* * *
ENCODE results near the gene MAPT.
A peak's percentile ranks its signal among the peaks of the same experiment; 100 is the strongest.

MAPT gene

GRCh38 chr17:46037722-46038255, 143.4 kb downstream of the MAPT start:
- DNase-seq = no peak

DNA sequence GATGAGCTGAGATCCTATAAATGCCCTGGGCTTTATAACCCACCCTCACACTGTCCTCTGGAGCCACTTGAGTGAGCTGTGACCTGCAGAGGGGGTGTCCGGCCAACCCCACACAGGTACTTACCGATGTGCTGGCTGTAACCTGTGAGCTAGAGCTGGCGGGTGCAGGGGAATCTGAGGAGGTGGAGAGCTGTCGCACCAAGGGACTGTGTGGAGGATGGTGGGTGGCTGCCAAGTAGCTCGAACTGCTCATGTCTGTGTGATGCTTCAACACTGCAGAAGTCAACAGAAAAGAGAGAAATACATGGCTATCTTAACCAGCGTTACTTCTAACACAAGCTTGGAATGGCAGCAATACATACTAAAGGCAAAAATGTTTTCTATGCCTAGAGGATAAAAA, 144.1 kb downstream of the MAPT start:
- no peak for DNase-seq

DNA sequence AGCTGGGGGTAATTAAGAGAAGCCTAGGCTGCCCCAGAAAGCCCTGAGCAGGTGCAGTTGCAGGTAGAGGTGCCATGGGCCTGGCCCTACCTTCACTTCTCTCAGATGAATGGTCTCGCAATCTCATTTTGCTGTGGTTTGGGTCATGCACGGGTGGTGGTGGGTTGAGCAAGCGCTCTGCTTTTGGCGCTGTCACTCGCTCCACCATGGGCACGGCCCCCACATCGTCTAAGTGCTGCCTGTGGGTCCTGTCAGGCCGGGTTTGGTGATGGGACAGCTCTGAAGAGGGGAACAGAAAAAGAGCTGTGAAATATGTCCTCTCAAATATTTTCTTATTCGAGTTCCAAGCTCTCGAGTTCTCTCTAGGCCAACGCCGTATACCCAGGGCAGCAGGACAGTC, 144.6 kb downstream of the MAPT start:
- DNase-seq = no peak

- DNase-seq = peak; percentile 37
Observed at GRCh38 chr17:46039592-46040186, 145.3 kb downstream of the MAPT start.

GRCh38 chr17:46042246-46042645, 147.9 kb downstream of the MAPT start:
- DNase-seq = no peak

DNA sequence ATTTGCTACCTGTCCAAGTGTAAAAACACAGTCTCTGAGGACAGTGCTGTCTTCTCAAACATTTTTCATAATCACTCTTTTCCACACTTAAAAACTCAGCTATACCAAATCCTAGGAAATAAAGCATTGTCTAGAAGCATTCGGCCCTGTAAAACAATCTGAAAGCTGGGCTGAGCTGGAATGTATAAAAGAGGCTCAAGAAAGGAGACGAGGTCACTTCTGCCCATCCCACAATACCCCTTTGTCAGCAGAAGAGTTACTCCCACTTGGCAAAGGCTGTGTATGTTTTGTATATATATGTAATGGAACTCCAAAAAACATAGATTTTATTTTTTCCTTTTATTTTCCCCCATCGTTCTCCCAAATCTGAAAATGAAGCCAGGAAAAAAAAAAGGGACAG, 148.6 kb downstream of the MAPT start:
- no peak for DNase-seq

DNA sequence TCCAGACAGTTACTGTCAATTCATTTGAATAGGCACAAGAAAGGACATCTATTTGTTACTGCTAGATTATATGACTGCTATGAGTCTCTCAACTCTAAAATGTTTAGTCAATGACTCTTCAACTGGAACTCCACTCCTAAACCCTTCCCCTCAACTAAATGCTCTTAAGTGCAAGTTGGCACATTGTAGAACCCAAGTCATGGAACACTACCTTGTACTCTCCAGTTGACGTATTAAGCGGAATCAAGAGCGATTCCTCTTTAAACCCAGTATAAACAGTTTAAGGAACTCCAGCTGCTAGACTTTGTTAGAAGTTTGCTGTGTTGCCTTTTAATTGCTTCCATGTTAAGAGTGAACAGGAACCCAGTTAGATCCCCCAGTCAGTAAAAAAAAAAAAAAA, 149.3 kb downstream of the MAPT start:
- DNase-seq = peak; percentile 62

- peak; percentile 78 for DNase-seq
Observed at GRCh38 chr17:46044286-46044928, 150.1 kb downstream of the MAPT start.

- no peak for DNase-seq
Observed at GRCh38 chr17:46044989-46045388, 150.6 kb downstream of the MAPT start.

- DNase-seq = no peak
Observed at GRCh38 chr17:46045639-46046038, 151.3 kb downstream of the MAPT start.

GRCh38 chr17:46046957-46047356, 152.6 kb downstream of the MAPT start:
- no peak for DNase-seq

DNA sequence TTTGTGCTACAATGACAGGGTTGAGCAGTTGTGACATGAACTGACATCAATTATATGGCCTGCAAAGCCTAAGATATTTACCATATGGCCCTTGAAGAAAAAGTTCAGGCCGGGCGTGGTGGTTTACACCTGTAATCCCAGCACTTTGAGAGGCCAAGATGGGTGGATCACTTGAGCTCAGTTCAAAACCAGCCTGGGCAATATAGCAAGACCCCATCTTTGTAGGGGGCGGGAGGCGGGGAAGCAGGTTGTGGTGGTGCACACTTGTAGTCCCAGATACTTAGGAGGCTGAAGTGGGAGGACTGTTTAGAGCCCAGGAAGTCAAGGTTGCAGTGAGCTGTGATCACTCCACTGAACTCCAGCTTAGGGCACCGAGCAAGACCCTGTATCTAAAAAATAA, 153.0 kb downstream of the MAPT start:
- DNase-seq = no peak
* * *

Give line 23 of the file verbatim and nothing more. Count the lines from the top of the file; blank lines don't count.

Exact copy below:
Observed at GRCh38 chr17:46045639-46046038, 151.3 kb downstream of the MAPT start.